López Obrador told reporters Friday that he had no official knowledge of the investigation until the arrest. Mexican authorities were not investigating Cienfuegos, he added.

The arrest came as another former high-ranking Mexican official, Genaro García Luna, faces federal drug trafficking charges in New York.

He served as security chief in the 2006-2012 administration of President Felipe Calderón and allegedly took millions of dollars in bribes from the Sinaloa cartel formerly headed by Joaquín "El Chapo" Guzmán, who is now serving a life sentence in U.S. prison.

Underlying the two explosive cases is a disquieting allegation: that Mexican drug trafficking organizations had senior Mexican security bosses in their pockets for a 12-year period, even as the presidents to whom the corrupt officials reported vowed to combat organized crime.

López Obrador has cited the case of García Luna in describing Mexico as a recovering “narco-state.” García Luna, who was arrested last year in Texas and is now in U.S. custody awaiting trial in New York, has denied the charges against him.

Cienfuegos, 72, who spent more than 50 years in the Mexican military before retiring in 2018, was regarded as a firm commander who seldom spoke publicly. He did, however, express reservations about the military’s controversial role in law enforcement.

Authorities here have increasingly relied on the military in lieu of police, who are widely viewed as corrupt — and, in many cases, on the payrolls of drug traffickers. López Obrador has broadened the military’s role in many areas, including fighting organized crime and deterring U.S.-bound migrants from transiting through Mexican territory.

Since being dispatched to the front lines of the anti-drug battle more than a decade ago, military personnel have been implicated in cases of torture, killings, disappearances and other crimes. Yet polls show that the military remains among the country’s most trusted institutions. That is in part because of its humanitarian work: Mexican troops regularly respond to floods, hurricanes, earthquakes and other natural disasters.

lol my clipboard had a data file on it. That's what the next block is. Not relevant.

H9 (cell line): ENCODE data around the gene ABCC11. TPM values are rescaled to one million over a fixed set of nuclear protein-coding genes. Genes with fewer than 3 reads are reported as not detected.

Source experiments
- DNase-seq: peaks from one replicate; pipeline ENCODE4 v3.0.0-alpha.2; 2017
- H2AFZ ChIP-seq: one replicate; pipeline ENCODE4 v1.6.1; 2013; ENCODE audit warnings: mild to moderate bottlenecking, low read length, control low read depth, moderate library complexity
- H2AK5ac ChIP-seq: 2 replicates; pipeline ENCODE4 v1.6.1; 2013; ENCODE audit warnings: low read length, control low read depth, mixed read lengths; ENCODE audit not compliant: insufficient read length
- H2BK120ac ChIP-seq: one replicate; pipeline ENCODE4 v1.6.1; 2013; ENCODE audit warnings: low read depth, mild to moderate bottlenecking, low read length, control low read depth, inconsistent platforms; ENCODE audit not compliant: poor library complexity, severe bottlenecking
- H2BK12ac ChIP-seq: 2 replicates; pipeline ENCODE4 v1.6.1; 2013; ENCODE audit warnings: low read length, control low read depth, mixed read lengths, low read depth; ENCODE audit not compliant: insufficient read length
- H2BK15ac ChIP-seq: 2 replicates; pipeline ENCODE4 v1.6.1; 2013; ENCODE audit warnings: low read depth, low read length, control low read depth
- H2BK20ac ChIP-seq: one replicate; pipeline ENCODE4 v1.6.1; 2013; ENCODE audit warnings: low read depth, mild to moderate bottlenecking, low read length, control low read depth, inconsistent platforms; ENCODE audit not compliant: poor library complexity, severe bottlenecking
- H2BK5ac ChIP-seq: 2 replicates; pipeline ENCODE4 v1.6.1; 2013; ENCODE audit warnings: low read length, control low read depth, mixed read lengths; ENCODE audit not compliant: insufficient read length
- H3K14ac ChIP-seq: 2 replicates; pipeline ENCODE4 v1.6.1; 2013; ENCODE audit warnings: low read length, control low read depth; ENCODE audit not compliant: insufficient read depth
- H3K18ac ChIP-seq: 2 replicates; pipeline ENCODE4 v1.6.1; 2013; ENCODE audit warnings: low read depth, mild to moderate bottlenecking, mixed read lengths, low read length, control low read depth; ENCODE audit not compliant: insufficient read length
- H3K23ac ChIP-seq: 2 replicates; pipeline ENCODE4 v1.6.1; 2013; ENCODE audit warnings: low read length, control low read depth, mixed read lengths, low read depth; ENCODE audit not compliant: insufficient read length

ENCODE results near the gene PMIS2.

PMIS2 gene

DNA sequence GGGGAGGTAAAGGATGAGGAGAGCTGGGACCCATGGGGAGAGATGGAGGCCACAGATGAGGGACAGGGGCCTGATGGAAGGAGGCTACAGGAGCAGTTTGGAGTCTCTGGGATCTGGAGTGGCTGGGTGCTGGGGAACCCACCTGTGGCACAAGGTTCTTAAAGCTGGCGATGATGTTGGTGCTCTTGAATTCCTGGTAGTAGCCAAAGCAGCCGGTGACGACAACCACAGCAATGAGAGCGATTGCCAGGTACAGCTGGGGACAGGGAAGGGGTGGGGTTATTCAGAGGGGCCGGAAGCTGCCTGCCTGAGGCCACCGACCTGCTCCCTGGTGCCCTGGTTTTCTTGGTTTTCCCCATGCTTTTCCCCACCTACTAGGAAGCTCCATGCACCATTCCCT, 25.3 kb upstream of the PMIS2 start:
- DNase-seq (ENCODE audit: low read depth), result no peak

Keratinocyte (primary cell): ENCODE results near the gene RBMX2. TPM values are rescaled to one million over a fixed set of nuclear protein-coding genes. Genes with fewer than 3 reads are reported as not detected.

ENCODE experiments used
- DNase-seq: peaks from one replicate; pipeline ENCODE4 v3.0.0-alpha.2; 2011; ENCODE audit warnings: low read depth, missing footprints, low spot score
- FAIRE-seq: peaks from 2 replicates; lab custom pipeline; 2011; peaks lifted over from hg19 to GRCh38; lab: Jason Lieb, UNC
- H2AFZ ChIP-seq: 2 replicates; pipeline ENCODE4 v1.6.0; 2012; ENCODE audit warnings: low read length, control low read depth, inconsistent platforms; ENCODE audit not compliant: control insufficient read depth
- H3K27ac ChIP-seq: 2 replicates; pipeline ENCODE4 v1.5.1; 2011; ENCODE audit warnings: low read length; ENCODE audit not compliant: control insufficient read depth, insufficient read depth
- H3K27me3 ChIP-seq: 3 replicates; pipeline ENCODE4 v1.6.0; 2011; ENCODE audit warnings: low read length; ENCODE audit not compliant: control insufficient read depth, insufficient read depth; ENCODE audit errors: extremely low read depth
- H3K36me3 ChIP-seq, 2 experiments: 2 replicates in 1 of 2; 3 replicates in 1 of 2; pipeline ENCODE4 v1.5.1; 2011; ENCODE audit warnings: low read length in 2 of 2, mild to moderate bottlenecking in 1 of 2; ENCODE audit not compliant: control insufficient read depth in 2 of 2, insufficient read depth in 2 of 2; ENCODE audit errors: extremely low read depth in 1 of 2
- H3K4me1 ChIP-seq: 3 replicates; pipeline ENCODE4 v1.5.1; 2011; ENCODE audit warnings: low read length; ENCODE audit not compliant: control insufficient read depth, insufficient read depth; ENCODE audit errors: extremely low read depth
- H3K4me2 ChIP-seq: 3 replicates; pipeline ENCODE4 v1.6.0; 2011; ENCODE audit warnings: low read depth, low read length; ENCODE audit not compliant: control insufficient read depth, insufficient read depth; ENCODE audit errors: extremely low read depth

Homicides have risen to record levels in recent years even as the military has been deployed into cities, towns and villages. Officials say more than 200,000 people have been killed in gang-related violence in Mexico since 2006, when then-President Calderón began to unleash the military in force against drug syndicates.

Critics say the so-called kingpin strategy — targeting mob leaders — has served to increase violence: Lower-level gang members regularly launch bloody campaigns to assume control of fragmented criminal organizations after top capos are killed or imprisoned.

Marring Cienfuegos' tenure in office were two notorious cases: the slayings by Mexican soldiers of at least a dozen civilians in the town of Tlatlaya, outside Mexico City, in June 2014, and the abduction and murder of 43 trainee teachers seized in Guerrero state that September. Human rights activists accused the military of misconduct in both cases.

But courts threw out charges against seven soldiers charged in the Tlatlaya case, and the military denied culpability in the disappearance of the trainee teachers.

The case of Cienfuegos recalled a scandal from more than two decades ago, when Mexico's then-drug enforcement czar, Gen. José de Jesús Gutiérrez Rebollo, was arrested in 1997 and later convicted of working for a drug cartel that he was tasked to fight. Gutiérrez Rebollo died in 2013 while serving a 40-year prison term in Mexico.

Times special correspondent Cecilia Sánchez contributed to this report.

This story originally appeared in Los Angeles Times.